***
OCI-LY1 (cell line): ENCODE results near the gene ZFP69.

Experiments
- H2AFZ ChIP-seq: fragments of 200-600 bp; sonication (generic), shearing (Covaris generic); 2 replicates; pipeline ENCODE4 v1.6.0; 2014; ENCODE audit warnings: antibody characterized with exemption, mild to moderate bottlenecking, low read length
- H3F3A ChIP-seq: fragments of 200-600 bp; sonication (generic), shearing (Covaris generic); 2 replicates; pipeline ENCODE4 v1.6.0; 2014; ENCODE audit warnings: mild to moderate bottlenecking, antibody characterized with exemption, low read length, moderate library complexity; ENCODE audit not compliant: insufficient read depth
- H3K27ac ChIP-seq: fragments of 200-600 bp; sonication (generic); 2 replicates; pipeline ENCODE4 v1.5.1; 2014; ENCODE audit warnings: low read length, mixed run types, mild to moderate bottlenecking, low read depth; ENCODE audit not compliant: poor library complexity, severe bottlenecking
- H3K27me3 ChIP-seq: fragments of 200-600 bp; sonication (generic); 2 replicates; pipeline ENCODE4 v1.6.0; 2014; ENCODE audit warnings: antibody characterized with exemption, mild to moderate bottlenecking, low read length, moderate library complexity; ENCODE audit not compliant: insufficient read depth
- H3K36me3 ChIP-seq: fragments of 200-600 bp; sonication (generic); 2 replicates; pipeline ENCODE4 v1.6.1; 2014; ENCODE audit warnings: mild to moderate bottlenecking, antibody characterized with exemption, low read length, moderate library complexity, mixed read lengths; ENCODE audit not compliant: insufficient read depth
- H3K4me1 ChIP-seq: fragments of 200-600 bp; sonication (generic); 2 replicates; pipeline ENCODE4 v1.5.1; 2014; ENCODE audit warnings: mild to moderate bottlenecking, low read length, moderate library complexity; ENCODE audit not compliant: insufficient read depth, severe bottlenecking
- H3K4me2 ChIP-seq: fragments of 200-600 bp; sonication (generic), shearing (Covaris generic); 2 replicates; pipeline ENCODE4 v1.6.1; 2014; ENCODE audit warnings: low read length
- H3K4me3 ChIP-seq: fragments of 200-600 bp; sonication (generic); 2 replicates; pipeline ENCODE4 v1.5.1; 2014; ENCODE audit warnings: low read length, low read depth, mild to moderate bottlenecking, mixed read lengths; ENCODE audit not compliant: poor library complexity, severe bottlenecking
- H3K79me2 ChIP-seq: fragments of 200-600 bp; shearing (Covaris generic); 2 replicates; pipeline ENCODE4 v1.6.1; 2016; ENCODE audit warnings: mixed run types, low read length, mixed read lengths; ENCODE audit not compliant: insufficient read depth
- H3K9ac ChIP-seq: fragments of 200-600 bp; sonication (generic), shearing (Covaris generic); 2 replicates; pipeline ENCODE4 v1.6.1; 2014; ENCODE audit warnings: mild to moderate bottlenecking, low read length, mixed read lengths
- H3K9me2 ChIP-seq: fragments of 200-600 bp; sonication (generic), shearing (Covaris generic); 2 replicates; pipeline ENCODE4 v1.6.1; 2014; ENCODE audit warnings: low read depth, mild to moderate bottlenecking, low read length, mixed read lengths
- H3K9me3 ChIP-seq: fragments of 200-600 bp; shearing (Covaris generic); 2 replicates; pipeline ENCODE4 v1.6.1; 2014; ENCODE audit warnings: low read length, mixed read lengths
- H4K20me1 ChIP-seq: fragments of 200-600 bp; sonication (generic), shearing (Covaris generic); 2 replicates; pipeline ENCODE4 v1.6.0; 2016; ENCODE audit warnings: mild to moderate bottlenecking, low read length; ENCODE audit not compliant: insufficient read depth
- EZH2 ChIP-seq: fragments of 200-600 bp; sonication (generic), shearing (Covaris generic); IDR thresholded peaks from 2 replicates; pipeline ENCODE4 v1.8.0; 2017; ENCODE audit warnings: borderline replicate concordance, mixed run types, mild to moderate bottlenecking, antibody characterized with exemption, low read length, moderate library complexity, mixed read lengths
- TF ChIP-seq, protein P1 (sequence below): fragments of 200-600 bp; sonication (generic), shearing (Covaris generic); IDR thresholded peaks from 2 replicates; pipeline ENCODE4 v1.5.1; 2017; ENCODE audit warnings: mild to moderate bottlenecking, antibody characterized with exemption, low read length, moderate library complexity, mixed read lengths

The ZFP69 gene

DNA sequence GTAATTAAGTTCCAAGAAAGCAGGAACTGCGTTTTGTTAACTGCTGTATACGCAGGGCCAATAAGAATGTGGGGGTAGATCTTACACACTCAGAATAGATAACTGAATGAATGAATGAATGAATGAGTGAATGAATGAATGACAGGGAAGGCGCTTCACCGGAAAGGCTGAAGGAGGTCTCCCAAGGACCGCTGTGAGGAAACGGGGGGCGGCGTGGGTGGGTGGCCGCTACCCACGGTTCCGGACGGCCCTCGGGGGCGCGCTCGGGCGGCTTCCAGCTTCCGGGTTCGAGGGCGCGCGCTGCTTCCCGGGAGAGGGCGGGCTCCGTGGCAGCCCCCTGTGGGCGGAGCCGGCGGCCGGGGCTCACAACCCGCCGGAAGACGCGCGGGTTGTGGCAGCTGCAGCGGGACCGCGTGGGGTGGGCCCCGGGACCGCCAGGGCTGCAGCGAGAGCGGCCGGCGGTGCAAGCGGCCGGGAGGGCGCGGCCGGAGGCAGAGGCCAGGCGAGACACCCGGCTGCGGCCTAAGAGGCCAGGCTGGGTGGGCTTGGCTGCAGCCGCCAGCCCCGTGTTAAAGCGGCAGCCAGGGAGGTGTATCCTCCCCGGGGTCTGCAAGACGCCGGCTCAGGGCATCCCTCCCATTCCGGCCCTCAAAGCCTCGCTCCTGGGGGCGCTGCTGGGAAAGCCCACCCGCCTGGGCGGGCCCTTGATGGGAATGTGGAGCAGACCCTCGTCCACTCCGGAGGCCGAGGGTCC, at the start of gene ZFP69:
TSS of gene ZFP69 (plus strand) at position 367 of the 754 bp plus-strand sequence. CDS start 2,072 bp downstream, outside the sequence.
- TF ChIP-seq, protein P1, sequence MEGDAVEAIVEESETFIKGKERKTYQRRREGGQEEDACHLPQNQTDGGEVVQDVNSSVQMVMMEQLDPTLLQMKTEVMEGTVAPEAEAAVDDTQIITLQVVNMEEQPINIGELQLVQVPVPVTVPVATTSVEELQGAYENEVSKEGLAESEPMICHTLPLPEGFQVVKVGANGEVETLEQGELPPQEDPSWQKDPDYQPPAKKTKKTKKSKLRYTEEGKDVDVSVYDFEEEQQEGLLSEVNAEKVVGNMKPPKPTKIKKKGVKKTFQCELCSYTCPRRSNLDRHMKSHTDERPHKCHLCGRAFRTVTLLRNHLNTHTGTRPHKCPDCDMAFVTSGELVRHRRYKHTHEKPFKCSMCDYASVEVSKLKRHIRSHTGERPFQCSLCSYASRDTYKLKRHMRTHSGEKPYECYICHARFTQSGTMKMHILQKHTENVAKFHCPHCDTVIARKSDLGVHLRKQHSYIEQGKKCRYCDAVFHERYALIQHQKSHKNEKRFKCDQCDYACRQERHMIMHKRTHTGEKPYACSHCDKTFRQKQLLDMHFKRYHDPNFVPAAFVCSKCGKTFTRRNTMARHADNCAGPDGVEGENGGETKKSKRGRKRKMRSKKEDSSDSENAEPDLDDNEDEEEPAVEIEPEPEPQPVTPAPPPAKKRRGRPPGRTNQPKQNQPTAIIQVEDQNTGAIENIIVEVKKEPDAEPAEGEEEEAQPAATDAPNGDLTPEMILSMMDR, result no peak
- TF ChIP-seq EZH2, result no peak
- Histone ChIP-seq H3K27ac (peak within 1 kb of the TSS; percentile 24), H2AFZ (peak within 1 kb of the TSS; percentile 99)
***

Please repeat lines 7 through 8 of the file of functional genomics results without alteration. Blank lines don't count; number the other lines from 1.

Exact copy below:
- H3K36me3 ChIP-seq: fragments of 200-600 bp; sonication (generic); 2 replicates; pipeline ENCODE4 v1.6.1; 2014; ENCODE audit warnings: mild to moderate bottlenecking, antibody characterized with exemption, low read length, moderate library complexity, mixed read lengths; ENCODE audit not compliant: insufficient read depth
- H3K4me1 ChIP-seq: fragments of 200-600 bp; sonication (generic); 2 replicates; pipeline ENCODE4 v1.5.1; 2014; ENCODE audit warnings: mild to moderate bottlenecking, low read length, moderate library complexity; ENCODE audit not compliant: insufficient read depth, severe bottlenecking